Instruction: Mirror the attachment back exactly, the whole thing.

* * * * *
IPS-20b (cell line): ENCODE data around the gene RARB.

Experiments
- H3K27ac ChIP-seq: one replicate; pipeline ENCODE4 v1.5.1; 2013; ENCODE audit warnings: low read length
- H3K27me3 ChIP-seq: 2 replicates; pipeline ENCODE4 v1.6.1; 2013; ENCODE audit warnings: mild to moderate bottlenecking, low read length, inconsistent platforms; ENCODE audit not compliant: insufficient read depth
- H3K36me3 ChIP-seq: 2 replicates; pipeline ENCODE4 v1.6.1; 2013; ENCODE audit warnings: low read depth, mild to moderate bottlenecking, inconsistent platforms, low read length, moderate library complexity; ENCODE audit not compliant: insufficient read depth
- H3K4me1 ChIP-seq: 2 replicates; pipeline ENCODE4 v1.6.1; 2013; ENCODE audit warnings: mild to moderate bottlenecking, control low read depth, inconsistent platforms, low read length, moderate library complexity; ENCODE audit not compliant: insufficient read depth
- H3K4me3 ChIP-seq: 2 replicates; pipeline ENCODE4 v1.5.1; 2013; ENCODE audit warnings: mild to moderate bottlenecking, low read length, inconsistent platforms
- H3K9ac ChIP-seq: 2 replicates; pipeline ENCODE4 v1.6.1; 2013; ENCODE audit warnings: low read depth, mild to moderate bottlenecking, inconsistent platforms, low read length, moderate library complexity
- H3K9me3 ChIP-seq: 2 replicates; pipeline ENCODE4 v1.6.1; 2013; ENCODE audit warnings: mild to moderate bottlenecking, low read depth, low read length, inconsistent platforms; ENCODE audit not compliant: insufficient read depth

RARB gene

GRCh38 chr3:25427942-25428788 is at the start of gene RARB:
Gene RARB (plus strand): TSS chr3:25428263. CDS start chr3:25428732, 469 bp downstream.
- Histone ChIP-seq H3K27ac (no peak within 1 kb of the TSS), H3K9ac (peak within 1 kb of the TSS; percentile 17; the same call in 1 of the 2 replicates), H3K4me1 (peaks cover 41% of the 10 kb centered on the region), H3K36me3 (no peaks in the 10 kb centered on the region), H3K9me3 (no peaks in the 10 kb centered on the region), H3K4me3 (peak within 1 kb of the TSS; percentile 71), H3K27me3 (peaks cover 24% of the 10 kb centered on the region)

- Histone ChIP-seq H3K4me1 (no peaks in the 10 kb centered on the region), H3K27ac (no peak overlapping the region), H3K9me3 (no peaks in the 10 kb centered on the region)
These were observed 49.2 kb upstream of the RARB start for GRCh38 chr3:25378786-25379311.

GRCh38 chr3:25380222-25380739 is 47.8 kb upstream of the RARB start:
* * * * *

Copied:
IPS-20b (cell line): ENCODE data around the gene RARB.

Experiments
- H3K27ac ChIP-seq: one replicate; pipeline ENCODE4 v1.5.1; 2013; ENCODE audit warnings: low read length
- H3K27me3 ChIP-seq: 2 replicates; pipeline ENCODE4 v1.6.1; 2013; ENCODE audit warnings: mild to moderate bottlenecking, low read length, inconsistent platforms; ENCODE audit not compliant: insufficient read depth
- H3K36me3 ChIP-seq: 2 replicates; pipeline ENCODE4 v1.6.1; 2013; ENCODE audit warnings: low read depth, mild to moderate bottlenecking, inconsistent platforms, low read length, moderate library complexity; ENCODE audit not compliant: insufficient read depth
- H3K4me1 ChIP-seq: 2 replicates; pipeline ENCODE4 v1.6.1; 2013; ENCODE audit warnings: mild to moderate bottlenecking, control low read depth, inconsistent platforms, low read length, moderate library complexity; ENCODE audit not compliant: insufficient read depth
- H3K4me3 ChIP-seq: 2 replicates; pipeline ENCODE4 v1.5.1; 2013; ENCODE audit warnings: mild to moderate bottlenecking, low read length, inconsistent platforms
- H3K9ac ChIP-seq: 2 replicates; pipeline ENCODE4 v1.6.1; 2013; ENCODE audit warnings: low read depth, mild to moderate bottlenecking, inconsistent platforms, low read length, moderate library complexity
- H3K9me3 ChIP-seq: 2 replicates; pipeline ENCODE4 v1.6.1; 2013; ENCODE audit warnings: mild to moderate bottlenecking, low read depth, low read length, inconsistent platforms; ENCODE audit not compliant: insufficient read depth

RARB gene

GRCh38 chr3:25427942-25428788 is at the start of gene RARB:
Gene RARB (plus strand): TSS chr3:25428263. CDS start chr3:25428732, 469 bp downstream.
- Histone ChIP-seq H3K27ac (no peak within 1 kb of the TSS), H3K9ac (peak within 1 kb of the TSS; percentile 17; the same call in 1 of the 2 replicates), H3K4me1 (peaks cover 41% of the 10 kb centered on the region), H3K36me3 (no peaks in the 10 kb centered on the region), H3K9me3 (no peaks in the 10 kb centered on the region), H3K4me3 (peak within 1 kb of the TSS; percentile 71), H3K27me3 (peaks cover 24% of the 10 kb centered on the region)

- Histone ChIP-seq H3K4me1 (no peaks in the 10 kb centered on the region), H3K27ac (no peak overlapping the region), H3K9me3 (no peaks in the 10 kb centered on the region)
These were observed 49.2 kb upstream of the RARB start for GRCh38 chr3:25378786-25379311.

GRCh38 chr3:25380222-25380739 is 47.8 kb upstream of the RARB start: